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Montreal Gazette - Malls adjust to their aging clientele

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Published: 6 Jan 2012

For people who have trouble walking, seeing, hearing or making themselves understood, a shopping mall can be a frustrating and even a terrifying place. For many, going to the mall is simply out of the question.

For people who have trouble walking, seeing, hearing or making themselves understood, a shopping mall can be a frustrating and even a terrifying place. For many, going to the mall is simply out of the question. But for researchers at the Centre de recherche inter-disciplinaire en réadaptation du Montréal (CRIR), a shopping mall is the perfect reallife laboratory in which to test all kinds of technologies and innovations designed for the physically and cognitively challenged.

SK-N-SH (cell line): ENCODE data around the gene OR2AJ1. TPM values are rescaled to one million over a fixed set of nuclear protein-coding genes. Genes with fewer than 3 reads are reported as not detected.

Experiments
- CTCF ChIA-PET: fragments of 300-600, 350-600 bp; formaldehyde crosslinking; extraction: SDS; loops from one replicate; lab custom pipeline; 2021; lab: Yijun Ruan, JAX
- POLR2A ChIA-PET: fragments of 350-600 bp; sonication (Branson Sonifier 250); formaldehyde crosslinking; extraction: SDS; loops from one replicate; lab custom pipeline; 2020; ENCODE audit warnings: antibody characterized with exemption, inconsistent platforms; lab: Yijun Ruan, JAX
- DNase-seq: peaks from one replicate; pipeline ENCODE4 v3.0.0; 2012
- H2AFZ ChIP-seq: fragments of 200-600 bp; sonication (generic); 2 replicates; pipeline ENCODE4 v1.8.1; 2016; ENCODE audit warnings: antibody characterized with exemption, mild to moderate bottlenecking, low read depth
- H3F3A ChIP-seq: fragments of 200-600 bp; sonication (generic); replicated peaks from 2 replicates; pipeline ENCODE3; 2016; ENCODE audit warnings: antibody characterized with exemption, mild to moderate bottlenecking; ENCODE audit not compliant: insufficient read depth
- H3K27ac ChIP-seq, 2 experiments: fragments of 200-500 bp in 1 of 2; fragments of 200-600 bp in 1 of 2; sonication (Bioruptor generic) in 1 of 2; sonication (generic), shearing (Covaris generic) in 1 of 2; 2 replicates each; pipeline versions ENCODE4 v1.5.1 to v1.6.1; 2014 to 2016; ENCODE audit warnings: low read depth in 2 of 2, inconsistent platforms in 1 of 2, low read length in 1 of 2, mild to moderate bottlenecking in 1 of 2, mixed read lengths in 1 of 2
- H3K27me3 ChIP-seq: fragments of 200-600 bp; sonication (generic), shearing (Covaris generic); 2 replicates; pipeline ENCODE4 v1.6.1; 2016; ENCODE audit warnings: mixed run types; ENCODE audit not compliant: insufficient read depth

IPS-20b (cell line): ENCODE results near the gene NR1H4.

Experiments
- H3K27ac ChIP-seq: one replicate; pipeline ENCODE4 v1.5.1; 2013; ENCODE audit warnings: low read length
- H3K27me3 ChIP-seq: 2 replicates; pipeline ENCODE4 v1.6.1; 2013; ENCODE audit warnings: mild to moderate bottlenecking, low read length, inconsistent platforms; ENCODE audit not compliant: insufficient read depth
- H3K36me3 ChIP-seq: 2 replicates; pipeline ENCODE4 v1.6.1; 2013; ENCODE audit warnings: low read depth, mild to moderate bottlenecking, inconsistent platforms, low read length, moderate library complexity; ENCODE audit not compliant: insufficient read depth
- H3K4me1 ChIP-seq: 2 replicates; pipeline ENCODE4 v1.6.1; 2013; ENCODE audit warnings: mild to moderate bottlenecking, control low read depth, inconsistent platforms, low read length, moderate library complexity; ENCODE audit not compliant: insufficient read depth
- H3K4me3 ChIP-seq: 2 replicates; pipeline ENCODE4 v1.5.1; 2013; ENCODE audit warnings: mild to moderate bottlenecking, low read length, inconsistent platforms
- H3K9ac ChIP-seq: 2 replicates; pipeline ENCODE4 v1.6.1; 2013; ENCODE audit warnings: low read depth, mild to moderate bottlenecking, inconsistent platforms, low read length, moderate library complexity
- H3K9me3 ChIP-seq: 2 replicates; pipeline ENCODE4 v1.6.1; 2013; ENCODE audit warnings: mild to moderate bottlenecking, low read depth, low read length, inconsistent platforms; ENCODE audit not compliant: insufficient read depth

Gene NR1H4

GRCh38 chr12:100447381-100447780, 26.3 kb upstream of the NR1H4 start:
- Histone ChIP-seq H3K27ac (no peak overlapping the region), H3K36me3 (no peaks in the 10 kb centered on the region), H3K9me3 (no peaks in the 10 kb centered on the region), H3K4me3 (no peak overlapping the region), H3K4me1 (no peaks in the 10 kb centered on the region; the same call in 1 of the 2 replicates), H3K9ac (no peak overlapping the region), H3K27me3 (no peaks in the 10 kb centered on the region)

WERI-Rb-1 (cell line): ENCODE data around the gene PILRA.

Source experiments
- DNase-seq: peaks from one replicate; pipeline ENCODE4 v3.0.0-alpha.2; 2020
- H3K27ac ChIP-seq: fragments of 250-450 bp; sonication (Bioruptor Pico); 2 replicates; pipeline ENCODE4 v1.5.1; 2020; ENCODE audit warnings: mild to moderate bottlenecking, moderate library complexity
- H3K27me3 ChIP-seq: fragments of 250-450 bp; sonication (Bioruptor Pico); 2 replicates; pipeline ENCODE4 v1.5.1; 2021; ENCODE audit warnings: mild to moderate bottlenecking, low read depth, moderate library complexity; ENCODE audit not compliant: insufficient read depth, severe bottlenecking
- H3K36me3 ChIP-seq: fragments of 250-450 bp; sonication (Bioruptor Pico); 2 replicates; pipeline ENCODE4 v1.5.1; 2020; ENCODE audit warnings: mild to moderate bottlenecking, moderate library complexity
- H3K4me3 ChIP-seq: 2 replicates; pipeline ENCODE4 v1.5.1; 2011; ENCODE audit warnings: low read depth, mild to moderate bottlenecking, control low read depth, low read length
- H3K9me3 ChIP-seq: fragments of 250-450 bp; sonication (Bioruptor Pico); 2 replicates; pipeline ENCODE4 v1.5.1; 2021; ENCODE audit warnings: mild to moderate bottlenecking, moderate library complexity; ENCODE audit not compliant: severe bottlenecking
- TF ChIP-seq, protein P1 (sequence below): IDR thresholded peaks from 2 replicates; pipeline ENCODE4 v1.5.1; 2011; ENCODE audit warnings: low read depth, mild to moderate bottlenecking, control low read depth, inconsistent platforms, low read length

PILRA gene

"Things can change in the physical environment, but if these people don't feel welcome, not much will have really changed," said Kehayia, a neuro-linguist and associate professor at McGill University's School of Physical and Occupational Therapy.

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